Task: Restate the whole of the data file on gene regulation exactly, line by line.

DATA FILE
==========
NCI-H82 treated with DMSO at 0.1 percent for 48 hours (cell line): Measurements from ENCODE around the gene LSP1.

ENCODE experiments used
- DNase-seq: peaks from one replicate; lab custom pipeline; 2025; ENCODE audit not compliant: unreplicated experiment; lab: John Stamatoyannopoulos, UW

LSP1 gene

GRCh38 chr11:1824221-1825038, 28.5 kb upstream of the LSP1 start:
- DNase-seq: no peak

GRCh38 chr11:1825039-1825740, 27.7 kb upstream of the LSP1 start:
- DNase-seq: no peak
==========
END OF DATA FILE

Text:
NCI-H82 treated with DMSO at 0.1 percent for 48 hours (cell line): Measurements from ENCODE around the gene LSP1.

ENCODE experiments used
- DNase-seq: peaks from one replicate; lab custom pipeline; 2025; ENCODE audit not compliant: unreplicated experiment; lab: John Stamatoyannopoulos, UW

LSP1 gene

GRCh38 chr11:1824221-1825038, 28.5 kb upstream of the LSP1 start:
- DNase-seq: no peak

GRCh38 chr11:1825039-1825740, 27.7 kb upstream of the LSP1 start:
- DNase-seq: no peak